He has passed the Royal Years and has already lived for ten years those that the Psalmist claims are – even at the best of times – years of toil and trouble, ‘because meekness came upon us, and we shall become disciplined’.1 And yet – even if a little less physically strong than of previous years – he has proved the Psalmist wrong as he continues to teach and instruct, ‘rightly dividing the word of [God’s] truth’, maintaining evangelical humility, and being an example and inspiration to thousands of Orthodox Christians and those who are not, who have delved the depths of the ‘Orthodox Way’ by way of his teaching and academic ability.

In brief, it is right and proper that we should be celebrating this eightieth anniversary of Metropolitan Kallistos’s birth, and at the same time the fiftieth anniversary of his entry into the ranks of the clergy of the Orthodox Christian Church. May Almighty God grant him length of days, good health, and sharpness of mind for many years to come.

1 Psalm 89 (90): 10; NETS translation.

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Most of the papers collected in this volume were delivered at a conference organized by the Friends of Mount Athos to mark the eightieth birthday of their President, Metropolitan Kallistos of Diokleia, that took place in Madingley Hall, Cambridge, from 6 to 8 February 2015. It was always the intention of the organizers that the proceedings should be published in the form of a Festschrift.

Another volume was published in the honour of Metropolitan Kallistos in 2003 by St Vladimir’s Seminary Press under the title Abba: The Tradition of Orthodoxy in the West. While both books may be thought of as Festschriften in the sense of a scholarly volume that the students and colleagues of the honorand have taken the initiative to compile, there are two differences that encouraged us to contemplate a second book in this tradition, without wishing in any way to discredit the first, especially since several of those who contributed to the first collection have also contributed to the second.

The first difference is that the present volume is a more focused offering, being set firmly within the context of the Friends of Mount Athos. Metropolitan Kallistos is the President of the society, but this means much more than the holding of an administrative office: in many ways he is the human embodiment of the society; when people speak of the Friends, he is the first person who comes to mind; he has been the keynote speaker at every Madingley conference that the society has held (including this one, which was the seventh!); and for many years he has led its annual pilgrimage, to places such as Cappadocia, Russia, Romania, Serbia, and Georgia, opening with his presence many doors that would normally remain closed to the average pilgrim.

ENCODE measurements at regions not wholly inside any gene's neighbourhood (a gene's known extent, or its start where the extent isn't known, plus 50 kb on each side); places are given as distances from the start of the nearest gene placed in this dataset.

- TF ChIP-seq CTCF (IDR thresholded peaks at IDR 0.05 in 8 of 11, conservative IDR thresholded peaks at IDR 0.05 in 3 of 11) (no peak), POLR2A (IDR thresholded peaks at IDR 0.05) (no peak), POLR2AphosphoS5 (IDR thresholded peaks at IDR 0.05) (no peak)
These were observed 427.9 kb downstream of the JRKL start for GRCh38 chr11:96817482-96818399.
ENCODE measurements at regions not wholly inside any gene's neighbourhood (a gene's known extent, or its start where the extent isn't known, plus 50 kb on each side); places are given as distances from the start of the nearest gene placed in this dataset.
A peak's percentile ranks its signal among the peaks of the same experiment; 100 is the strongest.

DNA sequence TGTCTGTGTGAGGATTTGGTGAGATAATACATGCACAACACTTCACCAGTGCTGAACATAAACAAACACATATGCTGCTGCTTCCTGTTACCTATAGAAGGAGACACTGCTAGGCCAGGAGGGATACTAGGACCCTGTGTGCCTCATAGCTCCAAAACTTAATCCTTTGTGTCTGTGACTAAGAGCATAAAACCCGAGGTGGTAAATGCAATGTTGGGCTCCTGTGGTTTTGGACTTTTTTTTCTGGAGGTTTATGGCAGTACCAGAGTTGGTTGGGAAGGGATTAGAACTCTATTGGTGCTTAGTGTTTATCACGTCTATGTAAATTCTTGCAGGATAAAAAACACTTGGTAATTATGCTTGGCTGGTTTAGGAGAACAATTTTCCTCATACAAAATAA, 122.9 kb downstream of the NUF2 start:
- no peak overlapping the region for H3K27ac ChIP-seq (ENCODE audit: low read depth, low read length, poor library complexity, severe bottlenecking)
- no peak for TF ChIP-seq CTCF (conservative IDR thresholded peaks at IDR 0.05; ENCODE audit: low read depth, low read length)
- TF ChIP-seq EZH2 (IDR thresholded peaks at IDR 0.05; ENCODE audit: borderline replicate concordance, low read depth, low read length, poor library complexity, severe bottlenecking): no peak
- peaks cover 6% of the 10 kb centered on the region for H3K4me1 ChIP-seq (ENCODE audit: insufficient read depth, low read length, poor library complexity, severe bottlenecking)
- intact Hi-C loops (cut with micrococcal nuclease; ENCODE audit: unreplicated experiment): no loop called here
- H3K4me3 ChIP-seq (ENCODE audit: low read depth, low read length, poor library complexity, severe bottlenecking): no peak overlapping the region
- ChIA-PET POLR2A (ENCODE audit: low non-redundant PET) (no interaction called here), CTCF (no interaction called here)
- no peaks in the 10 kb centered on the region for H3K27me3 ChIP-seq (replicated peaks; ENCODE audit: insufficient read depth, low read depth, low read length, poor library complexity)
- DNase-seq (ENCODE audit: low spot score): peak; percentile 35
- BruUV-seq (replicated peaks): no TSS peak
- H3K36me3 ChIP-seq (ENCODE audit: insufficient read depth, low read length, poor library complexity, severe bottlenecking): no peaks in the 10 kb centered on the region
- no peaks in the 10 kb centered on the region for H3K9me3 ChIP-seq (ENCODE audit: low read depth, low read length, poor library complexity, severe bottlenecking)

The other reason for proceeding with a second Festschrift is that the activity and the impact of Metropolitan Kallistos on the spiritual life of ← 1 | 2 → the UK and of the Orthodox world as a whole are ongoing: one could say that he has become even more important, even more influential, in the last few years, as he has become ever more deeply involved in official and unofficial ecumenical dialogue. We therefore felt that it was more appropriate to think of these celebrations of his continuing guidance and inspiration not so much as full stops, but rather as a series of semicolons: the first shortly after his retirement; the present one after his eightieth birthday; there may yet be a third …


XIV, 264
ISBN (Hardcover)
Publication date
2017 (November)
Festschrift for Metropolitan Kallistos of Diokleia Orthodox Christianity Theology and Spirituality
Oxford, Bern, Berlin, Bruxelles, Frankfurt am Main, New York, Wien, 2016. XIV, 264 pp., 2 b/w ill.

Biographical notes

Andreas Andreopoulos (Volume editor) Graham Speake (Volume editor)

Andreas Andreopoulos is Reader in Orthodox Christianity at the University of Winchester. He has founded and directs the only fully distance Master’s degree in Orthodox Theology. His publications include Gazing on God: Trinity, Church and Salvation in the Orthodox Church (2013); This is My Beloved Son: The Transfiguration of Christ (2012); The Sign of the Cross: The Gesture, the Mystery, the History (2006); Art as Theology: From the Postmodern to the Medieval (2006); and Metamorphosis: The Transfiguration in Byzantine Theology and Iconography (2005). Graham Speake is founder and Chairman of the Friends of Mount Athos and a Fellow of the Society of Antiquaries. His publications include Mount Athos: Renewal in Paradise (2nd edition, 2014), for which he was awarded the Criticos Prize, the Encyclopedia of Greece and the Hellenic Tradition, 2 vols (2000), and a number of edited volumes on Athonite history and spirituality. He was received into the Orthodox Church on Mount Athos and is a spiritual child of Metropolitan Kallistos.


Title: Rightly Dividing the Word of Truth